Telegraph backs ‘Wyddfa’ campaign claiming Anglicisation ‘driving a dagger through heart’ of Welsh language

29 Apr 2021 3 minutes Read
Tourism on Snowdon. Picture by Hefin Owen (CC BY-SA 2.0).

The campaign to call Snowdon only by its Welsh name, Yr Wyddfa, has received backing from an unexpected source – the Telegraph newspaper.

The Conservative-backing paper said that the “Anglicising of Welsh places and landscapes is becoming endemic” and “driving a dagger through the heart of the language”.

In an editorial by News Editor Gareth Davies, the newspaper also adds that “natives have long been priced out of idyllic Welsh villages by mainly English people snapping up second homes”.

The article adds that you “shouldn’t change a name for the sake of it” but that Snowdon is “a needless title that has seemingly caught on to appease people unable to pronounce Yr Wyddfa”.

“Not to get too snowflakey about it, but names do matter. Especially when it comes to language and the use of a language that so many hold dear to their hearts. And it’s not exclusive to Wales.

“Take Mount Everest. The highest mountain in the world isn’t known by its Tibetan name Chomolungma, meaning goddess mother of the world.

“Instead, it has been stripped of its national identity to please the masses, named after Colonel Sir George Everest who was born in – checks notes… – Powys.

“Other peaks in Wales have escaped a St George-inspired rebrand. Cader Idris is still charmingly Cader Idris – Idris’s Chair, Idris being a giant. Pen-Y-Fan, South Wales’s tallest peak, simply translates to Top-Of-The-Hill.”

The article finishes: “The motion in North Wales should be passed. The mountain is Welsh, the mountain range is ours, and Yr Wyddfa should be screamed from the rooftops.”


The editorial a motion by Cllr John Pughe Roberts that Wales’ highest mountain, at 3,560ft, should only be referred to by its Welsh name, which was rejected by Snowdonia National Park Authority.

Its Chair, Wyn Ellis Jones said its members had decided there was “no need to consider the motion” that day, because a Welsh Place Names Task and Finish Group has already been appointed to look into the issue.

petition has now been launched for a national park authority to ditch the name Snowdon.

Despite its backing for the Yr Wyddfa name, the Telegraph does however criticise the tendency to give new developments badly thought through Welsh language names with no meaning.

“Some will try to appease the Welsh language with a bilingual condescending pat on the head, like Parc Plymouth or Cae St Fagans. But arguably, when the decision is made to go all-Welsh, that is where the worst crimes of all come from,” the article states.

It refers to a new-build estate in Barry, which is “littered with a haul of howlers”.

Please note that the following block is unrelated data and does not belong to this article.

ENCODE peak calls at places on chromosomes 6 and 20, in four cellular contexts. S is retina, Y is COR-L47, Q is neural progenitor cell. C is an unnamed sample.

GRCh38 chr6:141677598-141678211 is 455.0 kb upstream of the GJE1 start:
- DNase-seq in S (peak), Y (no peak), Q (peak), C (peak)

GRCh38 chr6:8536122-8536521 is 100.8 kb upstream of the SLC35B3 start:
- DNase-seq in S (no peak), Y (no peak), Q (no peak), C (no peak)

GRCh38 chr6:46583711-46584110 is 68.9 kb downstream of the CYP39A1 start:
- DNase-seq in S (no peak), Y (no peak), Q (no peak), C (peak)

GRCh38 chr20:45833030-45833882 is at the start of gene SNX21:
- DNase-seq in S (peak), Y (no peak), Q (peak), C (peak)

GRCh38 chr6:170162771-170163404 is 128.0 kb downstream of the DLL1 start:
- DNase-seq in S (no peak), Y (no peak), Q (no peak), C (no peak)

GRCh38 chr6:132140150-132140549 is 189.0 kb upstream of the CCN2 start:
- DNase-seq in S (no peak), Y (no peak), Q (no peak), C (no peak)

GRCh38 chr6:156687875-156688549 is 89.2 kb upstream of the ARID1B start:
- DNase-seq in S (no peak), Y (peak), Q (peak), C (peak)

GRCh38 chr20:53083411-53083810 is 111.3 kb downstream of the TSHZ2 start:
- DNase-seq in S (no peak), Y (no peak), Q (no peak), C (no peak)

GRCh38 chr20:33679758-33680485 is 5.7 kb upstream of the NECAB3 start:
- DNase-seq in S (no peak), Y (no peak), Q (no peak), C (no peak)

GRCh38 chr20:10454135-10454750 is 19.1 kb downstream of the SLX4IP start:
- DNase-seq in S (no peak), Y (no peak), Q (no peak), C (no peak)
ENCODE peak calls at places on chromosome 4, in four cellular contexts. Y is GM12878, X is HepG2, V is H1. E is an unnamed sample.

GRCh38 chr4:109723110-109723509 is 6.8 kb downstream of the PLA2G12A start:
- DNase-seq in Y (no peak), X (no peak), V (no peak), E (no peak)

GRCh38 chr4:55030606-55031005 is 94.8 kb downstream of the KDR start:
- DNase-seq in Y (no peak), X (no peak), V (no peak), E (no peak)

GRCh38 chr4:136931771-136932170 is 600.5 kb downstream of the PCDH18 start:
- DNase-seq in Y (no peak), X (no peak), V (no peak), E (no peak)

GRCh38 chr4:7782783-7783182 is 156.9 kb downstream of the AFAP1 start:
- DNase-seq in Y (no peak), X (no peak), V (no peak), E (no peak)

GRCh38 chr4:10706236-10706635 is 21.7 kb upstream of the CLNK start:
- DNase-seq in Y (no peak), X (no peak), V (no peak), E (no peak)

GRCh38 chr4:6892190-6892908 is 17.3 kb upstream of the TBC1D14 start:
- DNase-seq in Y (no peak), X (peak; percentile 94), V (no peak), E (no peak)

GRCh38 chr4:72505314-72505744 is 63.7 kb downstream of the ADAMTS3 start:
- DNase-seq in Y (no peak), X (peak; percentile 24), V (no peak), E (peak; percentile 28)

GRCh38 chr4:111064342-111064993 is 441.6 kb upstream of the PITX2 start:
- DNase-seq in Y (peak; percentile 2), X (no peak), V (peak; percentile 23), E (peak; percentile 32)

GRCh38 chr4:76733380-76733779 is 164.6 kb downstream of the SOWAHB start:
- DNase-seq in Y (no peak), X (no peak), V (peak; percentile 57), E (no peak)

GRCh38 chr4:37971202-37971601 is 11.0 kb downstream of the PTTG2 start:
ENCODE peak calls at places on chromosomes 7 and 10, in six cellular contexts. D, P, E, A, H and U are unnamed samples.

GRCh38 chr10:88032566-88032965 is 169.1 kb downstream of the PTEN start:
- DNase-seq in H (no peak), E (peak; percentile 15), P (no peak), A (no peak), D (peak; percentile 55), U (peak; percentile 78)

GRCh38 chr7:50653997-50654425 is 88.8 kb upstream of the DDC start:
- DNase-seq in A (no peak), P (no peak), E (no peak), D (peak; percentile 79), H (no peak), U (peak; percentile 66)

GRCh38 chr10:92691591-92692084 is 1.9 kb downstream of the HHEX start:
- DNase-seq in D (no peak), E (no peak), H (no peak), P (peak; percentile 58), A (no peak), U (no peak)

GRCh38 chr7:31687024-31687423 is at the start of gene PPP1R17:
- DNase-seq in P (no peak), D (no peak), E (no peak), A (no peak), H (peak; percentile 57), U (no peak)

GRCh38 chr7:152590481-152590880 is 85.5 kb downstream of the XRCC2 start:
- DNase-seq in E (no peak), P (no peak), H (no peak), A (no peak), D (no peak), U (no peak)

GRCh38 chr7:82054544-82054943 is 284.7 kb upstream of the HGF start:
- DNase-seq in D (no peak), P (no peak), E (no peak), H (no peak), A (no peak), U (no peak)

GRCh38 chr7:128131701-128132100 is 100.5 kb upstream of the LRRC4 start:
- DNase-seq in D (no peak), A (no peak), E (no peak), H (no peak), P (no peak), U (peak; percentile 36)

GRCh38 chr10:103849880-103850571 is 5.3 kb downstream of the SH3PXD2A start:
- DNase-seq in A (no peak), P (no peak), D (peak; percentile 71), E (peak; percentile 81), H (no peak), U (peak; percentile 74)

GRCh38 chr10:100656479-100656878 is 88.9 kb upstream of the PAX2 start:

“These street names really are something to behold: Cenin Pedr (Daffodil), Afal Sur (Sour Apple), Coed Criafol (Rowan’s Trees), Esgid Mair (Mary’s Shoe), Carn-Yr -Ebol (The Foal’s Pile)… the road-naming equivalent of yelling “DOS LARGE BEERS, POR FAVOR!” at the Spanish waiter thinking: ‘That’ll do, I gave it a good go.'”

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Randal Isaac
Randal Isaac
13 days ago

Offa’s Dyke (Clawdd Offa) nesaf

James Perrin
James Perrin
12 days ago

The first recorded use of “Snawdune” (a Saxon name) was in 1095, whereas the first for Yr Wyddfa was in 1284. Yr Wyddfa means “the burial place”, and a barrow seems to have existed there until mid-Victorian times, by when it had been robbed to such an extent to provide building materials for the small village of refreshment huts that it was no longer extant. Rhita Gawr, the giant in the early Welsh story Kulhwch ac Olwen, was reputedly buried there.

David Moore
David Moore
12 days ago
Reply to  James Perrin

The two names seem to have existed side by side in the medieval period. For example, Llywelyn the Great styled himself ‘prince of Wales and lord of Snowdon’ (dominus Snaudonie) in the early 13th century. He was probably referring to Eryri rather than Yr Wyddfa, and he was consciously looking for a novel title (and in Latin at that), but it’s interesting that he used the English name when he could just as easily have gone for dominus Eryriae or whatever. Snowdon is a name with some serious Welsh history behind it.

Isobel Richards
Isobel Richards
9 days ago
Reply to  James Perrin

The spoken name predates the written name.

Mr Williams
Mr Williams
11 days ago

I hope we can also get rid of anglicised name changes like ‘Rhos-on-Sea’ (Cymraeg = Llandrillo-yn-Rhos) and ‘Bangor-on-Dee’ (Cymraeg = Bangor-is-y-Coed) too.

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